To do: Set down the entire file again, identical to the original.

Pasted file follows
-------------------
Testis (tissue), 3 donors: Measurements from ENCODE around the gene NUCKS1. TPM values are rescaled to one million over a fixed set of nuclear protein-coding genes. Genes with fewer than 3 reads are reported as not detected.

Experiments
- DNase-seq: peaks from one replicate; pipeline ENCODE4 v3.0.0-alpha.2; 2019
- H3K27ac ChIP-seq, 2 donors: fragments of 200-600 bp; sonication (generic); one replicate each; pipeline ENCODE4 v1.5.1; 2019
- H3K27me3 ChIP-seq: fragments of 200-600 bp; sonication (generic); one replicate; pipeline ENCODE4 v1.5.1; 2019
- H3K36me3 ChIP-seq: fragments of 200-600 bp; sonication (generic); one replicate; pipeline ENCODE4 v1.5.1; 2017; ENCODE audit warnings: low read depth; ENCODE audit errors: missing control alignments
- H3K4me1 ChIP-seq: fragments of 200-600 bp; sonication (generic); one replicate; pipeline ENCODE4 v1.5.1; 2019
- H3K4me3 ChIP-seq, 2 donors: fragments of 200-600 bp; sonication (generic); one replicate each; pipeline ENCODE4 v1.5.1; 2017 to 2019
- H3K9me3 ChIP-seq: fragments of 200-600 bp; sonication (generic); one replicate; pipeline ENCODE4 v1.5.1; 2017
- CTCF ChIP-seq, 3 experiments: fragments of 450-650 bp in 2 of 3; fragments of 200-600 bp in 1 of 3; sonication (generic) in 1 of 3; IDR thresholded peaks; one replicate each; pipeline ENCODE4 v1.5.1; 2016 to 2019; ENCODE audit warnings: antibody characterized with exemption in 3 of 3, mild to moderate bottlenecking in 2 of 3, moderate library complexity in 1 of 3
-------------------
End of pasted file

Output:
Testis (tissue), 3 donors: Measurements from ENCODE around the gene NUCKS1. TPM values are rescaled to one million over a fixed set of nuclear protein-coding genes. Genes with fewer than 3 reads are reported as not detected.

Experiments
- DNase-seq: peaks from one replicate; pipeline ENCODE4 v3.0.0-alpha.2; 2019
- H3K27ac ChIP-seq, 2 donors: fragments of 200-600 bp; sonication (generic); one replicate each; pipeline ENCODE4 v1.5.1; 2019
- H3K27me3 ChIP-seq: fragments of 200-600 bp; sonication (generic); one replicate; pipeline ENCODE4 v1.5.1; 2019
- H3K36me3 ChIP-seq: fragments of 200-600 bp; sonication (generic); one replicate; pipeline ENCODE4 v1.5.1; 2017; ENCODE audit warnings: low read depth; ENCODE audit errors: missing control alignments
- H3K4me1 ChIP-seq: fragments of 200-600 bp; sonication (generic); one replicate; pipeline ENCODE4 v1.5.1; 2019
- H3K4me3 ChIP-seq, 2 donors: fragments of 200-600 bp; sonication (generic); one replicate each; pipeline ENCODE4 v1.5.1; 2017 to 2019
- H3K9me3 ChIP-seq: fragments of 200-600 bp; sonication (generic); one replicate; pipeline ENCODE4 v1.5.1; 2017
- CTCF ChIP-seq, 3 experiments: fragments of 450-650 bp in 2 of 3; fragments of 200-600 bp in 1 of 3; sonication (generic) in 1 of 3; IDR thresholded peaks; one replicate each; pipeline ENCODE4 v1.5.1; 2016 to 2019; ENCODE audit warnings: antibody characterized with exemption in 3 of 3, mild to moderate bottlenecking in 2 of 3, moderate library complexity in 1 of 3